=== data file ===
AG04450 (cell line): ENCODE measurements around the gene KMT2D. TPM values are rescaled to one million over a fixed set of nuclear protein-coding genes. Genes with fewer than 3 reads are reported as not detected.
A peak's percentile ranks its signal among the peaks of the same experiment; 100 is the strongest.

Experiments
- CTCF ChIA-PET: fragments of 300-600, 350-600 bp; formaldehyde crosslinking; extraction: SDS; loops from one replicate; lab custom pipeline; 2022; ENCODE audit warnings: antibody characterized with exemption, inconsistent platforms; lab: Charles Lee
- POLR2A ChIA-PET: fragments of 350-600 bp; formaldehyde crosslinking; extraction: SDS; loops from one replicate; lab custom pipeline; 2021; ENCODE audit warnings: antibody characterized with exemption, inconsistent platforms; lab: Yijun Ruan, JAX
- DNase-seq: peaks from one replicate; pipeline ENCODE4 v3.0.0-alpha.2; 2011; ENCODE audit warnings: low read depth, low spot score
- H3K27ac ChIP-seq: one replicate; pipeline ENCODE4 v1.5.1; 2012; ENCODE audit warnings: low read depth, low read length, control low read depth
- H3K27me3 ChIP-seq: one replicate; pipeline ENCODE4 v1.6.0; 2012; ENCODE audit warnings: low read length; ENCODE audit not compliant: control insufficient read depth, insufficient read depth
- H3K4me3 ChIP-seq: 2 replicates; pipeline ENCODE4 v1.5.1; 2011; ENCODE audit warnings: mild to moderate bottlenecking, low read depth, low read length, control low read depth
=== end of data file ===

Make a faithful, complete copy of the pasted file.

AG04450 (cell line): ENCODE measurements around the gene KMT2D. TPM values are rescaled to one million over a fixed set of nuclear protein-coding genes. Genes with fewer than 3 reads are reported as not detected.
A peak's percentile ranks its signal among the peaks of the same experiment; 100 is the strongest.

Experiments
- CTCF ChIA-PET: fragments of 300-600, 350-600 bp; formaldehyde crosslinking; extraction: SDS; loops from one replicate; lab custom pipeline; 2022; ENCODE audit warnings: antibody characterized with exemption, inconsistent platforms; lab: Charles Lee
- POLR2A ChIA-PET: fragments of 350-600 bp; formaldehyde crosslinking; extraction: SDS; loops from one replicate; lab custom pipeline; 2021; ENCODE audit warnings: antibody characterized with exemption, inconsistent platforms; lab: Yijun Ruan, JAX
- DNase-seq: peaks from one replicate; pipeline ENCODE4 v3.0.0-alpha.2; 2011; ENCODE audit warnings: low read depth, low spot score
- H3K27ac ChIP-seq: one replicate; pipeline ENCODE4 v1.5.1; 2012; ENCODE audit warnings: low read depth, low read length, control low read depth
- H3K27me3 ChIP-seq: one replicate; pipeline ENCODE4 v1.6.0; 2012; ENCODE audit warnings: low read length; ENCODE audit not compliant: control insufficient read depth, insufficient read depth
- H3K4me3 ChIP-seq: 2 replicates; pipeline ENCODE4 v1.5.1; 2011; ENCODE audit warnings: mild to moderate bottlenecking, low read depth, low read length, control low read depth